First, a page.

Cancer is a plague of modern man. That's partly because we live longer and have commensurate opportunity to get sick. It's partly because almost all multicellular life forms get cancer, with a few exceptions such as naked molerats and sharks (which are relatively insusceptible). And it's partly the result of unhealthy lifestyle.
Many have suspected that colon cancer is an artifact of an inadvisable lifestyle. Colorectal cancer has clear correlations with obesity, physical slothfulness, and eating processed foodstuffs. But the disease is also known to have a genetic component.
So: are our degenerate lifestyle choices causing mutation? Or was there already a preexisting genetic mechanism? Put otherwise, if our ancestors could have lived long enough to develop colorectal cancer, might they have?
New research by Tel Aviv University on one 300-year old Hungarian mummy did find the colon cancer mutation, apparently – genetic sequencing and interpretation are not quite as clear-cut as many seem to think.
But the conclusion is clearly that a genetic predisposition to colorectal cancer preceded potato chips and television.
“Colorectal cancer is among the most common health hazards of modern times,” says Dr. Rina Rosin-Arbesfeld of TAU’s Department of Clinical Microbiology and Immunology at TAU’s Sackler Faculty of Medicine. “It has a proven genetic background. We wanted to discover whether people in the past carried the APC mutation — how common it was, and whether it was the same mutation known to us today. In other words: Is the increase in the incidence of cancer the result of man's manipulation of nature alone?"
APC stands for "adenomatous polyposis coli". The APC gene codes for the APC protein, which is involved in regulating cellular division and is believed to be a cancer suppressor. A lot of APC mutations are known; the most commonly found mutation in the context of colon cancer is inactivation of this protein.
Sealed in the crypt
Examining the state of our forefathers' APC protein genes requires us to have our forefather's bodies, in a decent state of preservation. Serendipitously, 18th century corpses in a rare state of preservation were found in sealed crypts in the Dominican church in Vác, Hungary. In 1995, more than 265 of them in a state of partial or total mummification were removed for study.
The crypts had been used from 1731 to 1838 to inter middle-class families and clerics, and had unusually appropriate microclimatic conditions for natural mummification — cool temperatures, low humidity and ventilation.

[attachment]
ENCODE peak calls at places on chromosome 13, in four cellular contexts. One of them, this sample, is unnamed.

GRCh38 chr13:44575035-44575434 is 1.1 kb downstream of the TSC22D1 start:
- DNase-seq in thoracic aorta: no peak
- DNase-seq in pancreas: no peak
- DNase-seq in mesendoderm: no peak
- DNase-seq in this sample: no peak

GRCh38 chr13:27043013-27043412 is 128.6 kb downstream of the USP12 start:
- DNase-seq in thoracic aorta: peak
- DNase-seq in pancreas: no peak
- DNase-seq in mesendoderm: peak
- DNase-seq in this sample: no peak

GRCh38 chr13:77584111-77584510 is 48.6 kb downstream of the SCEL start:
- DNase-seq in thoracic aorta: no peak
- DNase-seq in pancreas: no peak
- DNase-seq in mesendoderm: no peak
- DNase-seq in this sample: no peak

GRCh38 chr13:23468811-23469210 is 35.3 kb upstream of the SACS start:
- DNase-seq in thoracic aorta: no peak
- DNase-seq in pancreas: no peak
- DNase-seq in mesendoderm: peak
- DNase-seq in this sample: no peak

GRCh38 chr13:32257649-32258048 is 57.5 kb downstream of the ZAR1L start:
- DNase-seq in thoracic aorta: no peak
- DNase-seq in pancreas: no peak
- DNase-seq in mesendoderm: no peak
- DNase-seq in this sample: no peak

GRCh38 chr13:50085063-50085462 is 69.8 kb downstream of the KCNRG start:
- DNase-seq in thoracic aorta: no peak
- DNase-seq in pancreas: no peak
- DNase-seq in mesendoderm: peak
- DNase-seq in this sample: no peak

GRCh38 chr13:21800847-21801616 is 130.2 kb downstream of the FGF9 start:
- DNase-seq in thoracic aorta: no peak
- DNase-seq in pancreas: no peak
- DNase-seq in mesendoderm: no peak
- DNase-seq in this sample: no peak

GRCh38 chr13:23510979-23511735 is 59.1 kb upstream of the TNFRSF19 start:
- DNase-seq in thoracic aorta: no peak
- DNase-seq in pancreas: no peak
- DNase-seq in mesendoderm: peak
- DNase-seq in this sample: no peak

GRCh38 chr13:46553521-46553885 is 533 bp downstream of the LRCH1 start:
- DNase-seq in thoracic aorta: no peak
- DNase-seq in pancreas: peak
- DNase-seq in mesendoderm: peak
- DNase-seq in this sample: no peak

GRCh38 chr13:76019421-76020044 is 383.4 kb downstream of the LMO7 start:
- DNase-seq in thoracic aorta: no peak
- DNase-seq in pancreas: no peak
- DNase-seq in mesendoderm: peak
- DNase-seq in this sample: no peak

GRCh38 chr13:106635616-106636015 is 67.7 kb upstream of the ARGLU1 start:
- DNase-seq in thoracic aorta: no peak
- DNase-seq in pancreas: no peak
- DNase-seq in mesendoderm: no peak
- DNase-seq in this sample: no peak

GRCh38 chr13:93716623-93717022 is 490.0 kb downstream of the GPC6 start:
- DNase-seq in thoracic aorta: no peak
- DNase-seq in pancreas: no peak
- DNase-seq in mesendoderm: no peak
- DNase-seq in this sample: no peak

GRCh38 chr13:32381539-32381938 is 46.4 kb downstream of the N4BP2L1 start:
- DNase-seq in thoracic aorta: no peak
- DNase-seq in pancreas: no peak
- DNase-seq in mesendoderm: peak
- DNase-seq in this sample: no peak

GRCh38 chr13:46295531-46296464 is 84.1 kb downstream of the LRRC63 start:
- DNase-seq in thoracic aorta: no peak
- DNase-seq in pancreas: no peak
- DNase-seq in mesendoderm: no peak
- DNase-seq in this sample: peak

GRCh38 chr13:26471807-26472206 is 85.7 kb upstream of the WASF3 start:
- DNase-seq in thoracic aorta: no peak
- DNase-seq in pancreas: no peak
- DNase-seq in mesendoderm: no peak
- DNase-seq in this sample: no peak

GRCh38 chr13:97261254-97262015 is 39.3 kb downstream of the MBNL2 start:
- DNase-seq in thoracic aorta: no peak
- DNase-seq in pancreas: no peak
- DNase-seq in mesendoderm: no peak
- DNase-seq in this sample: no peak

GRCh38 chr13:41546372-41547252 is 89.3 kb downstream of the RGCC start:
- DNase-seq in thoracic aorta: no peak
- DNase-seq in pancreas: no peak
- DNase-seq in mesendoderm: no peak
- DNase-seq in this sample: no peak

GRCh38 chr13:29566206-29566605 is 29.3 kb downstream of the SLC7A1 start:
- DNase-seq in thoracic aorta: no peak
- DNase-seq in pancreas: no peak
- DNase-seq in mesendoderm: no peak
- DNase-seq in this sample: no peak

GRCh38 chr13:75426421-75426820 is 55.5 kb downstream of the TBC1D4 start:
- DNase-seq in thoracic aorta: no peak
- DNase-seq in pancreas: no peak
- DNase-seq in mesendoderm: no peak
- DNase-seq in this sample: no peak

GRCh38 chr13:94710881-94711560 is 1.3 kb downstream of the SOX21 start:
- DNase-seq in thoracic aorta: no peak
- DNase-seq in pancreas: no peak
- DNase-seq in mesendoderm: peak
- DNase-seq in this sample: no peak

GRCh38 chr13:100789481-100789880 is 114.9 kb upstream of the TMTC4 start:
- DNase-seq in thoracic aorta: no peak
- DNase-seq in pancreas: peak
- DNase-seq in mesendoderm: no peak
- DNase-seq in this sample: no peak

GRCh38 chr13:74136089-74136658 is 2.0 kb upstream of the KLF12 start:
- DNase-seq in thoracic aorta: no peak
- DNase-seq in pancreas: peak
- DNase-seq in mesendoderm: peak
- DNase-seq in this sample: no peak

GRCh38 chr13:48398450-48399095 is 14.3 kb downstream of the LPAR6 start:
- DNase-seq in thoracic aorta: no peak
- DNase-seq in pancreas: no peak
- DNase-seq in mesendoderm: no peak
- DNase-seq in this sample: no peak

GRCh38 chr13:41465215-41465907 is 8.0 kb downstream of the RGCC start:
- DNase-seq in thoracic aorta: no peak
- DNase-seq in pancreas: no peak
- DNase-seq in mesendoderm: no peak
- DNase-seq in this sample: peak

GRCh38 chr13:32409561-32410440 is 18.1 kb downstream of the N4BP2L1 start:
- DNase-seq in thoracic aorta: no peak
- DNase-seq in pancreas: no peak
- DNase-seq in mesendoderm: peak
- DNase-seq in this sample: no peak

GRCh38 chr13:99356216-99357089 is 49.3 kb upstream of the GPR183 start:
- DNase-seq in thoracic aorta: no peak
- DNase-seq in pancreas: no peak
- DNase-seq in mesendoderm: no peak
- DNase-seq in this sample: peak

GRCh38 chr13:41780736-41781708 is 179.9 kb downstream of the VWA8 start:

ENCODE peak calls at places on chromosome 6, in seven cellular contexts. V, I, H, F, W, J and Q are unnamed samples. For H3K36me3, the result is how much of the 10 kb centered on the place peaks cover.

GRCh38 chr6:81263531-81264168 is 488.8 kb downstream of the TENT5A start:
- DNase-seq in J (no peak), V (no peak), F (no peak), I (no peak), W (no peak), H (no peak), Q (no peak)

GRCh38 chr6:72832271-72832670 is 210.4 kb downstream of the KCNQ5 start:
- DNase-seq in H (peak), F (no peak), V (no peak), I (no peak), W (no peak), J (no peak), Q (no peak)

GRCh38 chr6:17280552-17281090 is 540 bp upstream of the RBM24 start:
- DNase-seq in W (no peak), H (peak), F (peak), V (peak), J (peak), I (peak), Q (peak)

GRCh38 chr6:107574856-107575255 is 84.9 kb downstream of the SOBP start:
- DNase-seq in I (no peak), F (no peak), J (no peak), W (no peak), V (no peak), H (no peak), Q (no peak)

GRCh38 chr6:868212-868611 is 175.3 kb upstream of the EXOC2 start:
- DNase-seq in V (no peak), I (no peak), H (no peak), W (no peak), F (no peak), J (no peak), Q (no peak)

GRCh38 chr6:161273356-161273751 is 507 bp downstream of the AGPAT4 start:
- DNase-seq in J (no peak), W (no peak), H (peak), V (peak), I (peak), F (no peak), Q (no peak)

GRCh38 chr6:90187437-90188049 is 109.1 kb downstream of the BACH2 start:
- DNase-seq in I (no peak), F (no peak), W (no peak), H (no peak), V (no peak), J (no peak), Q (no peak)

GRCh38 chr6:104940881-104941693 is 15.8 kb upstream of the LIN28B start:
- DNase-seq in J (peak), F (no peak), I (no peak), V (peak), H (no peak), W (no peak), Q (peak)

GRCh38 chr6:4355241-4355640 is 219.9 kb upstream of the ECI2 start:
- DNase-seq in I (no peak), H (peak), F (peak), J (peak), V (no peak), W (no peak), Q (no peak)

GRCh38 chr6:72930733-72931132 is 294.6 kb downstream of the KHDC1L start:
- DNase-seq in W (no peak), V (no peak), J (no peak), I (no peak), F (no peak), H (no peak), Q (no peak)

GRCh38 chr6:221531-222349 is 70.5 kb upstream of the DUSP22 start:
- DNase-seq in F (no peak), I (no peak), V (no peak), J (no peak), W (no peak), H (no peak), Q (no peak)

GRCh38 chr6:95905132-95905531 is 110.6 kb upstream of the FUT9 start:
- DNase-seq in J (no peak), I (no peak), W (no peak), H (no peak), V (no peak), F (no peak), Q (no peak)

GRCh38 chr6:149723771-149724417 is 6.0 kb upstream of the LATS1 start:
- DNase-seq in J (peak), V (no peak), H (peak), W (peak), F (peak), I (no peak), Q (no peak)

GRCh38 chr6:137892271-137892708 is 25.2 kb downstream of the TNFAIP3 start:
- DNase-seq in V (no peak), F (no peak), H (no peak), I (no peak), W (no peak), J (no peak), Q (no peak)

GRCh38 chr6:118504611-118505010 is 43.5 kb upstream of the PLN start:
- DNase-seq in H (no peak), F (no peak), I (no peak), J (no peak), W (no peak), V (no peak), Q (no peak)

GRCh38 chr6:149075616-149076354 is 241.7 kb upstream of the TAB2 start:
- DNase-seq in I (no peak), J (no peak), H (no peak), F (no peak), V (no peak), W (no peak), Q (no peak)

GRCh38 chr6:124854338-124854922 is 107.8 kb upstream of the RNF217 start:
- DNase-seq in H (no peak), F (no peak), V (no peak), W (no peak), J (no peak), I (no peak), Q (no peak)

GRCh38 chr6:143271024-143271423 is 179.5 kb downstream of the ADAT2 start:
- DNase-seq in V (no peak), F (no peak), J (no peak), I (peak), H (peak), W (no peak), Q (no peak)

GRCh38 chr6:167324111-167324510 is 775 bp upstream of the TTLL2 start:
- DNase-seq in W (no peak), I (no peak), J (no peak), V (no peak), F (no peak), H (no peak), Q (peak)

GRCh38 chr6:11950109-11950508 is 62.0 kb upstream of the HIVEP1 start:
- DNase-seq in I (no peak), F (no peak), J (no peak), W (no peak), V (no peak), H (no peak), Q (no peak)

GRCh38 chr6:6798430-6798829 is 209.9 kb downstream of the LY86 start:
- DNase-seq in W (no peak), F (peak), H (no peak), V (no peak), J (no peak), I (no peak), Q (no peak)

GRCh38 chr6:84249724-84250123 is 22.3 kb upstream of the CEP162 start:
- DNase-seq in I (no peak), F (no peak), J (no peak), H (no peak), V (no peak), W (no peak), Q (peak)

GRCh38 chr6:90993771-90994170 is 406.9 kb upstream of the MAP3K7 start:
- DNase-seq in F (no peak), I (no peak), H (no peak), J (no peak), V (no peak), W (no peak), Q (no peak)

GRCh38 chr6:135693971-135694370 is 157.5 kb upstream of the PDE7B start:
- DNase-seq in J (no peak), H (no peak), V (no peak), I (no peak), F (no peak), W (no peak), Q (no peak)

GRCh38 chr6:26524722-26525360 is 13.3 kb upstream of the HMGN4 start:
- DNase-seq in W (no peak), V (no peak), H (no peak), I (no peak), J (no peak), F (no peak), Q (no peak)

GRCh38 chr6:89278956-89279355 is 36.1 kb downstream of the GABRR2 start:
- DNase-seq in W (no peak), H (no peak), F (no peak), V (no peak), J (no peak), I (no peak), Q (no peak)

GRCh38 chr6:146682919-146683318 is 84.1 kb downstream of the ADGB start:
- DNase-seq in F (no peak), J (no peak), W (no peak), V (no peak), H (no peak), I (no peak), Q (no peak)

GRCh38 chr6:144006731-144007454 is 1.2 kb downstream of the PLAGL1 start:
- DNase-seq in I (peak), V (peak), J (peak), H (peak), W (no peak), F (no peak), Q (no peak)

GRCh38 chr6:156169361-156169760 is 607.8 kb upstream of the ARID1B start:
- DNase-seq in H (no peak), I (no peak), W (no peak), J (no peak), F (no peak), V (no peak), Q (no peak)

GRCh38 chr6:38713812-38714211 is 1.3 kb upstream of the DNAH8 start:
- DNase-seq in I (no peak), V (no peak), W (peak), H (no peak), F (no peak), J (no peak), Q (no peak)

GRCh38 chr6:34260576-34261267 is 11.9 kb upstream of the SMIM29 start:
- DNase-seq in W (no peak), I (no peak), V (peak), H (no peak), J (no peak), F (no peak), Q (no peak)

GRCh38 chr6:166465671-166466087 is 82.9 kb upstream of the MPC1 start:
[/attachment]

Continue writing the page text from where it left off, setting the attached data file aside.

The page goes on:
Several teams descended to study these rare ancient remains. A different team discovered, for instance, that the Hungarian mummies had diverse strains of tuberculosis.
If even Neanderthals can be sequenced, analyzing the genome of these mummies was, relatively, child's play. Rosin-Arbesfeld teamed up with colleague Ella H. Sklan and Prof. Israel Hershkovitz, also of Tel Aviv University. The three flew to Budapest. The Israeli scientists looked for mutations in APC genes that were isolated from the mummies.
“Mummified soft tissue opens up a new area of investigation,” explains Prof. Hershkovitz. “Very few diseases attack the skeleton, but soft tissue carries evidence of disease. It presents an ideal opportunity to carry out a detailed genetic analysis and test for a wide variety of pathogens.”
The bottom line is that one of the mummies may have had the APC mutation, says the team, so the genetic predisposition to cancer may have existed before cellphones were invented. “We’ve found this mutation in only one individual so far," Dr. Sklan stresses. "Additional studies with a larger sample size should be conducted in order to draw more meaningful conclusions.”
The findings were published February 10, 2016, "Detection of a Tumor Suppressor Gene Variant Predisposing to Colorectal Cancer in an 18th Century Hungarian Mummy, in the journal Plos ONE. The researchers are in the process of establishing a specialized lab at Tel Aviv University to study ancient DNA.
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